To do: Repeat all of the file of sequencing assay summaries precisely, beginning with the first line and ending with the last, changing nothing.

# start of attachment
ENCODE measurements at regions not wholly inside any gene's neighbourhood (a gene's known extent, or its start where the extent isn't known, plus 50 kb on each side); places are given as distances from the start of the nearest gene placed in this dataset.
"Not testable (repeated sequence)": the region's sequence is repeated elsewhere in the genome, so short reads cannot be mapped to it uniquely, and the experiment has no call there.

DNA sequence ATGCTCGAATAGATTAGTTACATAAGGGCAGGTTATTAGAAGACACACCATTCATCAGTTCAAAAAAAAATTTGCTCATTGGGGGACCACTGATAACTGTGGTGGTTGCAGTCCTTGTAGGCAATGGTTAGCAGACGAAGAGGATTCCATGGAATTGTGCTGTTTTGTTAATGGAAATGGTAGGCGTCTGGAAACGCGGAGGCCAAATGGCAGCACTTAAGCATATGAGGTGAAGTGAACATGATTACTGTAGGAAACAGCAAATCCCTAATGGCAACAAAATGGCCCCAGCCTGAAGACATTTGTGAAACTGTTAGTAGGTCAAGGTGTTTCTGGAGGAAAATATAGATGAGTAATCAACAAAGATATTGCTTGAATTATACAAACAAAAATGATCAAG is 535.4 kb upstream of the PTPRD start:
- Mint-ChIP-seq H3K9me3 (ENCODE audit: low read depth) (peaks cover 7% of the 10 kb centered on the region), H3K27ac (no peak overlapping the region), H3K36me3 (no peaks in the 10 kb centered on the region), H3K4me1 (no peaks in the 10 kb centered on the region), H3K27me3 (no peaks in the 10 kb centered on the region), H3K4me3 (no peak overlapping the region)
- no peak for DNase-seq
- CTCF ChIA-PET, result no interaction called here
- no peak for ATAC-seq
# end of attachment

ENCODE measurements at regions not wholly inside any gene's neighbourhood (a gene's known extent, or its start where the extent isn't known, plus 50 kb on each side); places are given as distances from the start of the nearest gene placed in this dataset.
"Not testable (repeated sequence)": the region's sequence is repeated elsewhere in the genome, so short reads cannot be mapped to it uniquely, and the experiment has no call there.

DNA sequence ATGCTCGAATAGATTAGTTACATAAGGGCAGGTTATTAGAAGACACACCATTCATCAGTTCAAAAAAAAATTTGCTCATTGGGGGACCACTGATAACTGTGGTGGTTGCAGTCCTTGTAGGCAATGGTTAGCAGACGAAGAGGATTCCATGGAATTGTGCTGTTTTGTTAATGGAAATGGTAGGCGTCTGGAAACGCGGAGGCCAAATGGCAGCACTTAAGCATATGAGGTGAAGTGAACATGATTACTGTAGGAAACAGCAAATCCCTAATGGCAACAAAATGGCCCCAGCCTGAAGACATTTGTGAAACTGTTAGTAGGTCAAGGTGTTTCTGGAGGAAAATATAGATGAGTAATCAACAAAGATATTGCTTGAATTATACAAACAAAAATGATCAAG is 535.4 kb upstream of the PTPRD start:
- Mint-ChIP-seq H3K9me3 (ENCODE audit: low read depth) (peaks cover 7% of the 10 kb centered on the region), H3K27ac (no peak overlapping the region), H3K36me3 (no peaks in the 10 kb centered on the region), H3K4me1 (no peaks in the 10 kb centered on the region), H3K27me3 (no peaks in the 10 kb centered on the region), H3K4me3 (no peak overlapping the region)
- no peak for DNase-seq
- CTCF ChIA-PET, result no interaction called here
- no peak for ATAC-seq